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SeeOne of my favorite memories as a kid was when my family drove across the US for 3 weeks and visited a bunch of national parks including Mt Rushmore, Badlands, Yellowstone, Pike's Peak, Grand Canyon and a few other landmarks like the St. Louis Arch, the Mississippi, 4 Corners, and a few others.

I'd like to take my family on a similar trip and am planning a couple of years out. My time frame is a little more compressed. Probably 2 to 2.5 weeks total. We'll be starting from NJ.

So what I want to know, is what are your top recommendations for parks, national and state, and landmark type places? With the timeframe, I can't imagine making it all the way to California. That may be a future trip to itself. Areas with easy accessibility and/or easy hikes to things are preferable due to my wife's MS.

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Just returned from our trip out west and figured Id leave a review for anyone considering this trip in the future. Keep in mind that we did this early June, so conditions will be different depending o

Assuming you're gong to the Grand Canyon I'd also include Zion Nat'l Park and Bryce Canyon while you're in the neighborhood....

Just got back from our trip, I ran out of adjectives on day 3. Breathtaking stuff. I'll post pictures once I go through the 2,000+ the wife and I took. Day 1 - Flew into Phoenix, took the scenic

Oh, and Mt. Rushmore is almost certainly not on the list. Not all that exciting and not much to do at all. If you've seen pictures, you've pretty much experienced Mt. Rushmore.

The Badlands and Yellowstone were fantastic though. And driving through the Rockies is almost certainly a must. I would love just to show my daughter a bunch of the different really cool geographic areas of our beautiful country. The plains, the mountains, the forests, the beautiful desert, etc.

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5 minutes ago, The General said:

Doesn't sound like you'll make it this far west, but if you make it to Washington State PM me. I know the parks here really well.

Yeah, I think with just 14-17 days, even making it as far west as Grand Canyon is unlikely. 

Another summer of California up to Washington would be a pretty cool trip. I've never been to Oregon or Washington and only been to San Diego in Cali.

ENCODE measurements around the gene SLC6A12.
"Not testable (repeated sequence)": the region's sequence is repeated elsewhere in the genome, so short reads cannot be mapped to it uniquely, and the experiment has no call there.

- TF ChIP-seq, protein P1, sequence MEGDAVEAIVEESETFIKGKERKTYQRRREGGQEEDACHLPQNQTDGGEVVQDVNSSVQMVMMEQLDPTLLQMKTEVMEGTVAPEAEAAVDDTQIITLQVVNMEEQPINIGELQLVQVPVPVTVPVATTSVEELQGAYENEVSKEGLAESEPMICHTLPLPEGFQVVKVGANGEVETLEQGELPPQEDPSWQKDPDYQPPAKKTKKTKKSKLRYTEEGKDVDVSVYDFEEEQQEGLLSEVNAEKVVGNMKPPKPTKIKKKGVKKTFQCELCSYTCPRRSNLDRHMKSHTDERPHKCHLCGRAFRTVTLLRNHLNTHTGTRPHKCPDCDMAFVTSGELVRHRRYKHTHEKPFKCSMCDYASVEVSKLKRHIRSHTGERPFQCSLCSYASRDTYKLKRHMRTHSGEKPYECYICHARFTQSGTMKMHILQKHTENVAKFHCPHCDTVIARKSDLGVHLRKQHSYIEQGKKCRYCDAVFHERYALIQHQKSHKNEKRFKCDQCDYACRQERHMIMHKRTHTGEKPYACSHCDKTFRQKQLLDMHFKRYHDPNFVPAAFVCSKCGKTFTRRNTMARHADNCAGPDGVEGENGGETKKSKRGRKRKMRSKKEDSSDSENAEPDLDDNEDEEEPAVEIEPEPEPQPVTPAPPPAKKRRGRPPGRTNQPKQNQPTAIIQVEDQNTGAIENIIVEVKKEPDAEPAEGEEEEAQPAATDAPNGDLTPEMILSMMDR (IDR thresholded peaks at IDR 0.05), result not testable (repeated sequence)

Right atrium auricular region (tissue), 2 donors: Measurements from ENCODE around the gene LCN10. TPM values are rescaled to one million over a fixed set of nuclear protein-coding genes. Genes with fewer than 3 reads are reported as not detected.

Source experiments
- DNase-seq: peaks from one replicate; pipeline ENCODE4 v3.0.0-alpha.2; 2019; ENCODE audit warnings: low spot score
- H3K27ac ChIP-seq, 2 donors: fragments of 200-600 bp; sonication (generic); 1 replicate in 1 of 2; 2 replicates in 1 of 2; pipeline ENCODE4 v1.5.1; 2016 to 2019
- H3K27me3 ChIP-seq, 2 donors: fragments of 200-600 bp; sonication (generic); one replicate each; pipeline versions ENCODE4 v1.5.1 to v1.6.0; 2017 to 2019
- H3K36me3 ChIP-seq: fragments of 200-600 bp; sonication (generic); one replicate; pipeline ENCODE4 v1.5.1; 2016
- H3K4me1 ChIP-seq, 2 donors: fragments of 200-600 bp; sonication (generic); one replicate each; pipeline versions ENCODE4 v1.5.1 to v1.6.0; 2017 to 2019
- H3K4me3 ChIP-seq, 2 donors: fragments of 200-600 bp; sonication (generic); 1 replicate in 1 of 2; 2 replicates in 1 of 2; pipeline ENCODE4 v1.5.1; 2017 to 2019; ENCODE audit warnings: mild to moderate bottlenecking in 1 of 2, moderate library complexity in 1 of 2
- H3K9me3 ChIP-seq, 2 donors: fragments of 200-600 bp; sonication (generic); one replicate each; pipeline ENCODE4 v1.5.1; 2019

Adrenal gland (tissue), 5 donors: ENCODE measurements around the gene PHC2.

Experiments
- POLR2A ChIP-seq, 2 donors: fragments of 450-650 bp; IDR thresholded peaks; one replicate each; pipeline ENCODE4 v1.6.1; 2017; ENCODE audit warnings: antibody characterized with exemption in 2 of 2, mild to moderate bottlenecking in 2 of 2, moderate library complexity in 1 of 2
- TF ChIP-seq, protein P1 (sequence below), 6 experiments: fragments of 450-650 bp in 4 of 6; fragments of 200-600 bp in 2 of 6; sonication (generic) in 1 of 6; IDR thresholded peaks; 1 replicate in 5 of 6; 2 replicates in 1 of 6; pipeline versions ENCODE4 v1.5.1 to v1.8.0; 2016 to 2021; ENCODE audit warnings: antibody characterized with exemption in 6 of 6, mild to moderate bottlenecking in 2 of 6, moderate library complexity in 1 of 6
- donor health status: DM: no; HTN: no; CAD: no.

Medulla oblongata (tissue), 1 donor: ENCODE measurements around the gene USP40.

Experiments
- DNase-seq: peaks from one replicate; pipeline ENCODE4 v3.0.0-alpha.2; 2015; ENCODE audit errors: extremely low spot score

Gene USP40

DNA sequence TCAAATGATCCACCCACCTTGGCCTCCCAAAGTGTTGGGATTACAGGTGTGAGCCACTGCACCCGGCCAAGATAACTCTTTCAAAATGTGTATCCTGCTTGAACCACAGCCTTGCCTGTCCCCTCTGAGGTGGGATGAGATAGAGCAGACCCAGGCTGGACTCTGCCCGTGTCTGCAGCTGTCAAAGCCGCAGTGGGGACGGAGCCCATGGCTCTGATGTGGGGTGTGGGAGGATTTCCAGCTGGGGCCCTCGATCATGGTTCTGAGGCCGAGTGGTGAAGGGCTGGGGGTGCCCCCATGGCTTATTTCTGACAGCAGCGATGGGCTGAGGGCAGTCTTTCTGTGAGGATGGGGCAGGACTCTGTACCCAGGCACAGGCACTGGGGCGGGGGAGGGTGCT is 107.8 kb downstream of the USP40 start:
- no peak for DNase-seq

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If you're going through the Black Hills (which I assume you are), while Rushmore may not be on the list you've got to do Needles Hwy and the scenic loop through Custer State Park.

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Also, FWIW, I think Rushmore is way more interesting than Devil's Tower.  I'd take a hard pass on that one.  Too far out of the way and basically if you've seen a picture you've seen pretty much all there is to see.

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11 minutes ago, GroveDiesel said:

Yeah, I think with just 14-17 days, even making it as far west as Grand Canyon is unlikely. 

Another summer of California up to Washington would be a pretty cool trip. I've never been to Oregon or Washington and only been to San Diego in Cali.

You could easily do a west coast tour if this one goes well. Start in SF make way through Oregon then into Washington. Between SF, Napa, Portland, Seattle for city stuff. The coast and all the parks in the three states for nature stuff, 14 days would be filled very easily.

Enjoy this one.

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52 minutes ago, GroveDiesel said:

I can't imagine making it all the way to California. That may be a future trip to itself. Areas with easy accessibility and/or easy hikes to things are preferable due to my wife's MS.

We're thinking of the same trip, but would fly to/from Denver or LA and keep the driving loop in the west.

Edited by Dinsy Ejotuz
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32 minutes ago, Psychopav said: